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While stationary riding can be monotonous and probably the most boring activity imaginable to a singletrack-loving mountain biker, it has many advantages beyond preventing weather and darkness from disrupting your training. In fact, stationary cycles or rollers can be used effectively to be a key component of a broad cycling training program, especially during the inclement seasons.

Why Cycling Indoors?

There are many reasons to consider stationary cycling, but the biggest is its impact on your pedalling and riding technique. The smooth and constant nature of a stationary bike's pedal stroke encourages good cadence, but a set of rollers are amazing for this effect. The factor of balance comes into play without the self-stabalising effects of speed in full play, so every cyclicat twitch in your stroke in disruptive. High cadences can be tested under a technique microscope, and flaws worked out until your steering and pedalling are incredibly smooth and efficient.

Clearing out lactic acid speeds recovery by reducing post training soreness and stiffness. Mony athletes shave their legs to ease massages, but jumping on the trainer for 20 minutes of gentle spinning after a hard workout, at 55% of your maximum heart rate, is cited as superior to massage for recovery by many testimonials.

Trainers are also convenient. They allow riders to avoid darkness, seasons, or rainy days, and eliminate the paraphernalia and hazard required for dealing with such elements. Indoor cycling provides an optimal opportunity to determine maximum heart rate. The time spent riding to a suitable road for training con be eliminated, and a planned riding program can increase the benefit or cut down the time commitment for training. Both effort and adherence to a planned workout are enhanced by cutting out distractions and disruptions of cars, sewer grates, curves, rocks, trees and trails. Further, you can now train at the same time as you catch up on the news or read.

Making Stationary Training Palatable

Stationary cycling has the drawback of being monotonous, or at least once you get the hang of balancing on rollers. Sitting and sweating in place between the same four walls is by itself less than palatable to most psychological makeups. However, there is much an stationary cyclist can do to make the workout pleasant.

One good approach is to train with friends. Have a buddy or two bring their equipment over, if it is available, meet at a local gym to use multiple machines.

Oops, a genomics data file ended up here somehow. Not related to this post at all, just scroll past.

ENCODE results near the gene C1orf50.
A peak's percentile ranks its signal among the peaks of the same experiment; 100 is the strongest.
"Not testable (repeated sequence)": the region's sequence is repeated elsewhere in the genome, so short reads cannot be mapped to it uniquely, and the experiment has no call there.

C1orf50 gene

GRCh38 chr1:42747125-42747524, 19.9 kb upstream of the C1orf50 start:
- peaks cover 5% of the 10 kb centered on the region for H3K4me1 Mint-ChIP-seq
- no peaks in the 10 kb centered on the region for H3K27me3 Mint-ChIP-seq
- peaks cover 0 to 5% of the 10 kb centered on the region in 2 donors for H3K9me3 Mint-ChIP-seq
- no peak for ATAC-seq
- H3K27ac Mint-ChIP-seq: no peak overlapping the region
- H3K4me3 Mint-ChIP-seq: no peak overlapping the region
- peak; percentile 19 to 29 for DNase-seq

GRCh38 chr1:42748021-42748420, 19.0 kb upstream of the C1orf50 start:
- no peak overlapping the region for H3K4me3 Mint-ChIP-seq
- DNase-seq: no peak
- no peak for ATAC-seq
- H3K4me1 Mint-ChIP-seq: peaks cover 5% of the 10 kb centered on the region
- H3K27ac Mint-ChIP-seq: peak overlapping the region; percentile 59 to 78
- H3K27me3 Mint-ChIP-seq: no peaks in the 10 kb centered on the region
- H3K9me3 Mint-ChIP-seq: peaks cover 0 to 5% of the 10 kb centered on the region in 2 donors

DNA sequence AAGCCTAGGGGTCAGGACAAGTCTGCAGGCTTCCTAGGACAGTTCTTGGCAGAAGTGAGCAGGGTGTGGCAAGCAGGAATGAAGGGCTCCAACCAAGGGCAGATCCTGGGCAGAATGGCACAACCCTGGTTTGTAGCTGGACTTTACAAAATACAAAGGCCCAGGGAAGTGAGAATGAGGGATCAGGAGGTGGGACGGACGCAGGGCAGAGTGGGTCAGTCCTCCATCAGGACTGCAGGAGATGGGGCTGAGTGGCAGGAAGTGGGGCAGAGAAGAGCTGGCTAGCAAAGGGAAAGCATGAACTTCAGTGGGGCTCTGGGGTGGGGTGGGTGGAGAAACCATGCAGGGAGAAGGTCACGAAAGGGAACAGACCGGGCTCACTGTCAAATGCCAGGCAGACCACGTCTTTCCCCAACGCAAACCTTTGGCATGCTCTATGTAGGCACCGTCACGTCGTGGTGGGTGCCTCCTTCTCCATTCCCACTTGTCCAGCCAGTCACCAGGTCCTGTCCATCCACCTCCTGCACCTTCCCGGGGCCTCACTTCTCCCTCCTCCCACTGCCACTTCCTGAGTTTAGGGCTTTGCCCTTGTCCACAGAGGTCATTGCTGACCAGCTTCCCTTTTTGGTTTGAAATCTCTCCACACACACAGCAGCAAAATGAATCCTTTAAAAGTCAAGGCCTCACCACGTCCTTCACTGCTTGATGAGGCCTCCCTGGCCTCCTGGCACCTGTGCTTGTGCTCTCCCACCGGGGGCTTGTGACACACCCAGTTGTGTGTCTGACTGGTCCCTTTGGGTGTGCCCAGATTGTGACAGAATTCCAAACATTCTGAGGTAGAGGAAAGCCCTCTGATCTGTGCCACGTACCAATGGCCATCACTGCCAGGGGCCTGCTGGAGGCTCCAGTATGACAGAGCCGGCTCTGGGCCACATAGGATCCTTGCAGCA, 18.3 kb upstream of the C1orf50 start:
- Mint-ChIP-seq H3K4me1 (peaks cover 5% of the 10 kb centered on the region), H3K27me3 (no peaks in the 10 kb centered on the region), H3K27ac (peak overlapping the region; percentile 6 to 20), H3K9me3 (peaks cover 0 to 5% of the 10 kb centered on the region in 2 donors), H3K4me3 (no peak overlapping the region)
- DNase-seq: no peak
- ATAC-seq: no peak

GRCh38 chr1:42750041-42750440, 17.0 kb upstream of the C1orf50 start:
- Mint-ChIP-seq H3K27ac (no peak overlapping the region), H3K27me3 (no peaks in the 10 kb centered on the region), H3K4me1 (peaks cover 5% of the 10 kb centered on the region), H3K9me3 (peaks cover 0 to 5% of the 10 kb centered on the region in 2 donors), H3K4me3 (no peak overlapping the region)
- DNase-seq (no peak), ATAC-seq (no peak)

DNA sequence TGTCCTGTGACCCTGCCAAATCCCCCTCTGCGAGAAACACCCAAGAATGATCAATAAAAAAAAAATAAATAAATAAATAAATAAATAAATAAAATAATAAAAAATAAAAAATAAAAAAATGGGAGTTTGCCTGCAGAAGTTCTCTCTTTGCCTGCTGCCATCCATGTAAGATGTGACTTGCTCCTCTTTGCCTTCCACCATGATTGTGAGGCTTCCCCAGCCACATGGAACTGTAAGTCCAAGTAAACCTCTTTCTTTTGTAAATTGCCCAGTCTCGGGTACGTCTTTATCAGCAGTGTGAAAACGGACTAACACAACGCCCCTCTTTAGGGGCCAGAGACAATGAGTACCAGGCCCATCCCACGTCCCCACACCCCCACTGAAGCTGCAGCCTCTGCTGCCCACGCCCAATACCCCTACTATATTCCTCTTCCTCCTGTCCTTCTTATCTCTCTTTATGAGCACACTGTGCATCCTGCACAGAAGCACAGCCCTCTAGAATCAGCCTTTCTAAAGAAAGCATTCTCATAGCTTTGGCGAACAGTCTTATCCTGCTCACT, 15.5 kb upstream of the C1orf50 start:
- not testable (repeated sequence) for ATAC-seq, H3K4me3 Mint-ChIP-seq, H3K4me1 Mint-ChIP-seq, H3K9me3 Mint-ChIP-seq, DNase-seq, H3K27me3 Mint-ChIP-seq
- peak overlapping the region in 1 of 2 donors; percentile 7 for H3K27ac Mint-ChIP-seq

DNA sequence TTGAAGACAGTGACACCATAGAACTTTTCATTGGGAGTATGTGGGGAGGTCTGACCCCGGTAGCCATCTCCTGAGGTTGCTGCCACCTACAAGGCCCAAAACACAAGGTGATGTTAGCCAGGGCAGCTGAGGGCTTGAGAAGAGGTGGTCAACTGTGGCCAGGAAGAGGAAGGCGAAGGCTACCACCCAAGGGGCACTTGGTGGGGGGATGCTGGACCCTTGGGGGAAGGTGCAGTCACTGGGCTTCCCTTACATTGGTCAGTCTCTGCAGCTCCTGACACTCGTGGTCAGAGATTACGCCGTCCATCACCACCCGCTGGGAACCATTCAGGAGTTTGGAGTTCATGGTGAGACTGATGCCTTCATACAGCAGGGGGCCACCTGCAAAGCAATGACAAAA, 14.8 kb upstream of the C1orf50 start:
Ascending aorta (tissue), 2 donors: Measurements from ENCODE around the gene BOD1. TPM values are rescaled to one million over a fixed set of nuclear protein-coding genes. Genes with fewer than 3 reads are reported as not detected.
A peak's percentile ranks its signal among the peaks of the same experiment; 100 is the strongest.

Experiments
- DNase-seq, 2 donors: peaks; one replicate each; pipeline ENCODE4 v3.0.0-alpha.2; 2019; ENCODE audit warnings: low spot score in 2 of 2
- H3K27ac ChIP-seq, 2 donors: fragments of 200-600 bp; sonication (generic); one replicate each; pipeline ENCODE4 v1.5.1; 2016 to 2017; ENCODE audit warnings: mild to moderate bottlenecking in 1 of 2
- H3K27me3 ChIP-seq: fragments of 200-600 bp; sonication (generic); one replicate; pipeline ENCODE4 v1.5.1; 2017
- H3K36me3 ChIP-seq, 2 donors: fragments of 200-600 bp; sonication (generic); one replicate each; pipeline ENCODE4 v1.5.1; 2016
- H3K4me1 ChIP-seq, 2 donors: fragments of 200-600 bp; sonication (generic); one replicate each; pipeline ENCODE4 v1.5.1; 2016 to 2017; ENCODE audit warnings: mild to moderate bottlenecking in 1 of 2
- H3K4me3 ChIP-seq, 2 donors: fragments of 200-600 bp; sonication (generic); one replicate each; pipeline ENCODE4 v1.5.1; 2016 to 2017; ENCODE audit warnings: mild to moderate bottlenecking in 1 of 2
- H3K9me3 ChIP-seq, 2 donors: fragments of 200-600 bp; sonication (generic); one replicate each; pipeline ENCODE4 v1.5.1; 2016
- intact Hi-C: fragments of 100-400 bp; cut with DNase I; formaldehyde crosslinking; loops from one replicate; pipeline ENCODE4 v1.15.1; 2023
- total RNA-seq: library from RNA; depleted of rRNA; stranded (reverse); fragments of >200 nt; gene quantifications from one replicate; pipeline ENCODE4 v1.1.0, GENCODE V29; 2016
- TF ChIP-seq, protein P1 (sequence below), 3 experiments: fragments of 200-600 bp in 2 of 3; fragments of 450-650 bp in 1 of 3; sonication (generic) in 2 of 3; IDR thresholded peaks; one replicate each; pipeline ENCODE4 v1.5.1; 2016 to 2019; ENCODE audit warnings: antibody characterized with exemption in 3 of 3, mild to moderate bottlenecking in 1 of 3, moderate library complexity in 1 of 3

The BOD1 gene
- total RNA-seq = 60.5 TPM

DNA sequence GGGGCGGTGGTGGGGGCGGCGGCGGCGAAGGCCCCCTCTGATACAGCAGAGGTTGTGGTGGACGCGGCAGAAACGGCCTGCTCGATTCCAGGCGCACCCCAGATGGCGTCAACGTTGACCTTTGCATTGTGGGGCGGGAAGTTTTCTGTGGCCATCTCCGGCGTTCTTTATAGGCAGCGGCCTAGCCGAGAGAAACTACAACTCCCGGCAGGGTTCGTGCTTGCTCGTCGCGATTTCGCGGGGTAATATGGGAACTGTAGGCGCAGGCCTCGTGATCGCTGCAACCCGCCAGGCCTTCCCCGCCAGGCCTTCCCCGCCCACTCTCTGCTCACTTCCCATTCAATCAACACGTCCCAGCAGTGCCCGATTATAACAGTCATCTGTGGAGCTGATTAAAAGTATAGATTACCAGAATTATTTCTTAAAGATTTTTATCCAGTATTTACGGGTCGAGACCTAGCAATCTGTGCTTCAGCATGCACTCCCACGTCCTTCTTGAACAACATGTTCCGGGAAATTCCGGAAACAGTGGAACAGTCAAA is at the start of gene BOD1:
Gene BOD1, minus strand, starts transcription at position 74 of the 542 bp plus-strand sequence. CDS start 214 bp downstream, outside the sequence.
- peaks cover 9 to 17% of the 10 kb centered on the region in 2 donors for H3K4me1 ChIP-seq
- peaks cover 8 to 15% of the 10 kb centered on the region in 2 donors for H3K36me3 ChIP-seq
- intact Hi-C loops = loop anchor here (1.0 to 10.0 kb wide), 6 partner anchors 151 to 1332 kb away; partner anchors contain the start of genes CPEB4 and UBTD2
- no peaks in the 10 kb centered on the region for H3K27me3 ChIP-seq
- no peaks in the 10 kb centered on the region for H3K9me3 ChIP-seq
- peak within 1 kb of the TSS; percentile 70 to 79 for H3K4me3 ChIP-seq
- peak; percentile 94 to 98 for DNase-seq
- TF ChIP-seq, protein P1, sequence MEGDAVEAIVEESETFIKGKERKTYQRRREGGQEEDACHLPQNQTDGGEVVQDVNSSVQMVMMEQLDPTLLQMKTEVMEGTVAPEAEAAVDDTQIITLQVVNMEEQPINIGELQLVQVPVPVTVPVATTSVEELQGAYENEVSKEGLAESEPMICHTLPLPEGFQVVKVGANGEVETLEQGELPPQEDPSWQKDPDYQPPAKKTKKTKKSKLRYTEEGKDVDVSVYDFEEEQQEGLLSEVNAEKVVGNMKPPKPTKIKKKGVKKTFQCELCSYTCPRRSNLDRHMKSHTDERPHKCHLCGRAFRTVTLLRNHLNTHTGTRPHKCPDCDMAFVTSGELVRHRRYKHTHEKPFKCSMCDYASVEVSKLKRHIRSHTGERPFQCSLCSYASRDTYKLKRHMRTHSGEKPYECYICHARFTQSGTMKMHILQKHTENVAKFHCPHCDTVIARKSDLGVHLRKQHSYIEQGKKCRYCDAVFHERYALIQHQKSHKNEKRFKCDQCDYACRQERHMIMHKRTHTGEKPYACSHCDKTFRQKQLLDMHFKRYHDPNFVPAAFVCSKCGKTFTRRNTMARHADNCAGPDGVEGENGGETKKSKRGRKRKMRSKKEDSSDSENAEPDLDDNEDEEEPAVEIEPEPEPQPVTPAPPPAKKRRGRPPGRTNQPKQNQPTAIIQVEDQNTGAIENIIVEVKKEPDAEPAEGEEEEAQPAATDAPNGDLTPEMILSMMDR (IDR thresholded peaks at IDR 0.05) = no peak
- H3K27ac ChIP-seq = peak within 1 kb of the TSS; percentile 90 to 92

Focusing on the workout can make the time pass without boredom. Keeping track of your heart rate monitor, your odometer and that of your pacer, and adhering to a planned program can provide something other than boredom to concentrate on. Simply riding hard enough to fall into The Zone can make the workout fly by, which is barely an option for those without the amenity of the deserted country roads in my area.

Use a fan, which keeps you cool and comfortable, simulates riding, and is a pleasant distraction. Drinking also makes the ride more comfortable by cutting out the unease associated with the onset of dehydration. It's easy to forget to drink, and this takes away from the experience. When fixed equipment is quality and stable enough for sprinting out of the saddle, it can make up for the missing attention to balance which is a part of training on rollers.

Finally, combine activities. Try to read books, or listen to video or audio learning tapes. Watch videos of racing footage, and sprint while the guys on the screen do. Listen to music or radio newscasts. Public media channels such as CBC-1 run international newscasts from all over the world at night, which is a prime time for using rollers. While evening television news is a popular candidate, the quality and slant of coverage leaves much to be desired.

Try watching Casablanca while you get in your training mileage, but be wary of simply listening to music if you have a hard time following a movie while watching your balance. Music is often suggested to time your interval efforts, but a study of untrained men and women found that they rode an average of 27% longer when cycling in silence than when listening to music. Another study of trained cyclists found that a poorer workout resulted from turning up the stereo.
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